• Solar Impulse, claimed to be the world’s only solar-powered aircraft, will make a stopover in Ahmedabad, Gujarat today as a part of its maiden global journey — without a drop of fuel.
  • After landing in Ahmedabad, the solar aircraft’s founders and pilots Bertrand Piccard and AndrBorschberg are likely to stay in the city for two days before leaving for Varanasi in Uttar Pradesh.
  • Piccard and Borschberg, during their stay, will reach out to the government, NGOs, universities and schools to spread the message of clean technologies. The aircraft is also likely to hover above the Ganga in Varanasi to spread the message
  • The aircraft has a 72-metre wingspan, larger than that of Boeing-747, and weighs just 2,300 kg, equivalent to the weight of a car. The flight will also halt at Mandalay in Myanmar and Chongqing and Nanjing in China. After crossing the Pacific Ocean via Hawaii, the aircraft will fly across the U.S., stopping at Phoenix, the Midwest and New York City.
Solar Impulse, World's first solar-powered aircraft

The cost of expensive auction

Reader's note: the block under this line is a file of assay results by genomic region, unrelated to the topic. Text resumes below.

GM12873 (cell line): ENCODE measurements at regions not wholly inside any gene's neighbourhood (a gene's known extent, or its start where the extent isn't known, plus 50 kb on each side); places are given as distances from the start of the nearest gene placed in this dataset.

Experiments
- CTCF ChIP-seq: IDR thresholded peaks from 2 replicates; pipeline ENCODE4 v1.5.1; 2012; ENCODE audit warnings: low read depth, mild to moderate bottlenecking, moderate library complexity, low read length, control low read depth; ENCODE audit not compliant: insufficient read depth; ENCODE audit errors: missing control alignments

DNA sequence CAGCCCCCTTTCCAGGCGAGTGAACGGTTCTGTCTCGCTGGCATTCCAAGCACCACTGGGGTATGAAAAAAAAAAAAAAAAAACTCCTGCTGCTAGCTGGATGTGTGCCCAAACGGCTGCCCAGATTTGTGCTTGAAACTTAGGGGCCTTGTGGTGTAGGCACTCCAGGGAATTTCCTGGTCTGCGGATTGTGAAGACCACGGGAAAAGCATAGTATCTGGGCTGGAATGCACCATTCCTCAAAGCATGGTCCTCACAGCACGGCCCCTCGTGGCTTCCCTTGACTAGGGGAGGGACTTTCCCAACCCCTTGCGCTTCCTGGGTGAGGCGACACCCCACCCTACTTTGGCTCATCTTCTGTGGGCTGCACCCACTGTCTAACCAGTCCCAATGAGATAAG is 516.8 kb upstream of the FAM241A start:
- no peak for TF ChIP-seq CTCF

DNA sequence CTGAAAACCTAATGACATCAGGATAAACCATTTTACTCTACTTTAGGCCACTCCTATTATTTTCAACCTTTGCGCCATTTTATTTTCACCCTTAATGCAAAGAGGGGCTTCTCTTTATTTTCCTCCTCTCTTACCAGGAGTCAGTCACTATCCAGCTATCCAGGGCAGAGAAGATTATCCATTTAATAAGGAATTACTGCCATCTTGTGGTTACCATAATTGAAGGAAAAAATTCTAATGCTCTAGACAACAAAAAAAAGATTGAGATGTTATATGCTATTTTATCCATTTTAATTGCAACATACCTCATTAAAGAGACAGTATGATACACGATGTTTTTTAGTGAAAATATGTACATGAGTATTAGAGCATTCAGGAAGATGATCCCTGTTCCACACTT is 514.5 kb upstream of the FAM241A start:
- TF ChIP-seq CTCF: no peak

• Against an initial target of Rs.82,000 crore, the total bid amount has already crossed Rs.86,000 crore after just four days of bidding in the ongoing spectrum auction. This auction is already a success.
  • Going by the current bidding intensity, the Centre can hope to mop up at least Rs.1 lakh crore by the time the auction ends. While this is good for the national exchequer, the reality is that an expensive auction is counterproductive from a consumer point of view. It is no secret that higher spectrum costs will put pressure on telecom operators to either increase tariffs or halt or defer their investments in rolling out new infrastructure. Neither is good for achieving Prime Minister Narendra Modi’s vision of a Digital India.